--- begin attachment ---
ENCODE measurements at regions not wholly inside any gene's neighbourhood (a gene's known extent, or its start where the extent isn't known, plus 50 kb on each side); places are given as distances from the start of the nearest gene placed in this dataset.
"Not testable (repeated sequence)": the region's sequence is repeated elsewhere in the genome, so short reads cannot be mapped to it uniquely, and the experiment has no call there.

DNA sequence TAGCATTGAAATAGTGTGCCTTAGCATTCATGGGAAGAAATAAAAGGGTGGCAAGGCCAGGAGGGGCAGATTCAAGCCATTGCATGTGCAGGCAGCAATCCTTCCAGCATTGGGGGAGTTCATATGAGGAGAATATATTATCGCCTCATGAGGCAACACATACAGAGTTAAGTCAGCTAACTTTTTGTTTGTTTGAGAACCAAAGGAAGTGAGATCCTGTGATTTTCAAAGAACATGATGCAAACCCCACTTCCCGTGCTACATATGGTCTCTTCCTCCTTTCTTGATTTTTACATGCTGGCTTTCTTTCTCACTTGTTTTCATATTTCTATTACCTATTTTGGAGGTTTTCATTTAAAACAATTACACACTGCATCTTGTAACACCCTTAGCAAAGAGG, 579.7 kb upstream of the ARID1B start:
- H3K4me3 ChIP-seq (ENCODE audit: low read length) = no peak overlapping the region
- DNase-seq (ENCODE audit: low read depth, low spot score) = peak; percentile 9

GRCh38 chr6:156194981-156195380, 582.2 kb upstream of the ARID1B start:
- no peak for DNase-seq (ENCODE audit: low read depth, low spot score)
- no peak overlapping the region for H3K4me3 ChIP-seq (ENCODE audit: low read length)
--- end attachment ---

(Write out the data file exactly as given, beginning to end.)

ENCODE measurements at regions not wholly inside any gene's neighbourhood (a gene's known extent, or its start where the extent isn't known, plus 50 kb on each side); places are given as distances from the start of the nearest gene placed in this dataset.
"Not testable (repeated sequence)": the region's sequence is repeated elsewhere in the genome, so short reads cannot be mapped to it uniquely, and the experiment has no call there.

DNA sequence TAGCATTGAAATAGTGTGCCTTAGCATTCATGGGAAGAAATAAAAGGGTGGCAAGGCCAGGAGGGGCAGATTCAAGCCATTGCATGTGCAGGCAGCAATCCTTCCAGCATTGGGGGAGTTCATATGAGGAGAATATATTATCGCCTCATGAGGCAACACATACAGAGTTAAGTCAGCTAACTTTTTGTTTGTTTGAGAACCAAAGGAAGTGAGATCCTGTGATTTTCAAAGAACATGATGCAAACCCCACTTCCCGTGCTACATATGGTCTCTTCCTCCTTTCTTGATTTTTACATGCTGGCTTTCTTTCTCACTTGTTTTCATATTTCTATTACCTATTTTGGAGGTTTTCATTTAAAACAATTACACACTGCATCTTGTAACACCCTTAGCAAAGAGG, 579.7 kb upstream of the ARID1B start:
- H3K4me3 ChIP-seq (ENCODE audit: low read length) = no peak overlapping the region
- DNase-seq (ENCODE audit: low read depth, low spot score) = peak; percentile 9

GRCh38 chr6:156194981-156195380, 582.2 kb upstream of the ARID1B start:
- no peak for DNase-seq (ENCODE audit: low read depth, low spot score)
- no peak overlapping the region for H3K4me3 ChIP-seq (ENCODE audit: low read length)